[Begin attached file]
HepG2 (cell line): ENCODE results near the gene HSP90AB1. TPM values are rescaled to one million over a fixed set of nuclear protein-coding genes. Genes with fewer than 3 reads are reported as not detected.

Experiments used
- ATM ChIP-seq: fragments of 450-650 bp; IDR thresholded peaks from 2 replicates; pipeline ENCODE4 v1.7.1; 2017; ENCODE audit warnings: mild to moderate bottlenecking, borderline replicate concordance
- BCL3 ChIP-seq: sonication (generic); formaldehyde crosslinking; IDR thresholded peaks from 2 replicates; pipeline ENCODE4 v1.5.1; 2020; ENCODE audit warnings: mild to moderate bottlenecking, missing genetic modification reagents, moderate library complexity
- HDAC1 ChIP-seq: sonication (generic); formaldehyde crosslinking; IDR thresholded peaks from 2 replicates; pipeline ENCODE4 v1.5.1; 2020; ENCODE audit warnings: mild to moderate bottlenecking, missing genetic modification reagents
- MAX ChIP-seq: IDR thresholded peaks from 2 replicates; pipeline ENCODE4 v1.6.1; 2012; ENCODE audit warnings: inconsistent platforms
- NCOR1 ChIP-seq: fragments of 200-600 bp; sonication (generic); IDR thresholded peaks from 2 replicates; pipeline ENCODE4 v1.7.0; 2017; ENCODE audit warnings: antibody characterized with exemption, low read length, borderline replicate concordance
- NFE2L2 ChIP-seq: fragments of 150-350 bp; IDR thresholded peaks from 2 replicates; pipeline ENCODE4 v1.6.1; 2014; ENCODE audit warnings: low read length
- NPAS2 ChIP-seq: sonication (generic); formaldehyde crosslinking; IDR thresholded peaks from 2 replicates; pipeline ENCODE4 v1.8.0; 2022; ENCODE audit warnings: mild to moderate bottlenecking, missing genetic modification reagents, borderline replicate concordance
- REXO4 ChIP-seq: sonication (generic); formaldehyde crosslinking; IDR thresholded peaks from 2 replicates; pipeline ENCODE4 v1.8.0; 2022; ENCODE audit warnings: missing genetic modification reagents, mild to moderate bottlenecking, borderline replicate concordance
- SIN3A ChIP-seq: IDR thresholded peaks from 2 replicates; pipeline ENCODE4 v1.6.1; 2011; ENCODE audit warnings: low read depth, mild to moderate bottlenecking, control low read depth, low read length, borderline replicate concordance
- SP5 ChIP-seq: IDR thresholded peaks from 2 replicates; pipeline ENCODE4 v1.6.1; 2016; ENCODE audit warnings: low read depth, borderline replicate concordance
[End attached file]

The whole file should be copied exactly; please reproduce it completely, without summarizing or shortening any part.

HepG2 (cell line): ENCODE results near the gene HSP90AB1. TPM values are rescaled to one million over a fixed set of nuclear protein-coding genes. Genes with fewer than 3 reads are reported as not detected.

Experiments used
- ATM ChIP-seq: fragments of 450-650 bp; IDR thresholded peaks from 2 replicates; pipeline ENCODE4 v1.7.1; 2017; ENCODE audit warnings: mild to moderate bottlenecking, borderline replicate concordance
- BCL3 ChIP-seq: sonication (generic); formaldehyde crosslinking; IDR thresholded peaks from 2 replicates; pipeline ENCODE4 v1.5.1; 2020; ENCODE audit warnings: mild to moderate bottlenecking, missing genetic modification reagents, moderate library complexity
- HDAC1 ChIP-seq: sonication (generic); formaldehyde crosslinking; IDR thresholded peaks from 2 replicates; pipeline ENCODE4 v1.5.1; 2020; ENCODE audit warnings: mild to moderate bottlenecking, missing genetic modification reagents
- MAX ChIP-seq: IDR thresholded peaks from 2 replicates; pipeline ENCODE4 v1.6.1; 2012; ENCODE audit warnings: inconsistent platforms
- NCOR1 ChIP-seq: fragments of 200-600 bp; sonication (generic); IDR thresholded peaks from 2 replicates; pipeline ENCODE4 v1.7.0; 2017; ENCODE audit warnings: antibody characterized with exemption, low read length, borderline replicate concordance
- NFE2L2 ChIP-seq: fragments of 150-350 bp; IDR thresholded peaks from 2 replicates; pipeline ENCODE4 v1.6.1; 2014; ENCODE audit warnings: low read length
- NPAS2 ChIP-seq: sonication (generic); formaldehyde crosslinking; IDR thresholded peaks from 2 replicates; pipeline ENCODE4 v1.8.0; 2022; ENCODE audit warnings: mild to moderate bottlenecking, missing genetic modification reagents, borderline replicate concordance
- REXO4 ChIP-seq: sonication (generic); formaldehyde crosslinking; IDR thresholded peaks from 2 replicates; pipeline ENCODE4 v1.8.0; 2022; ENCODE audit warnings: missing genetic modification reagents, mild to moderate bottlenecking, borderline replicate concordance
- SIN3A ChIP-seq: IDR thresholded peaks from 2 replicates; pipeline ENCODE4 v1.6.1; 2011; ENCODE audit warnings: low read depth, mild to moderate bottlenecking, control low read depth, low read length, borderline replicate concordance
- SP5 ChIP-seq: IDR thresholded peaks from 2 replicates; pipeline ENCODE4 v1.6.1; 2016; ENCODE audit warnings: low read depth, borderline replicate concordance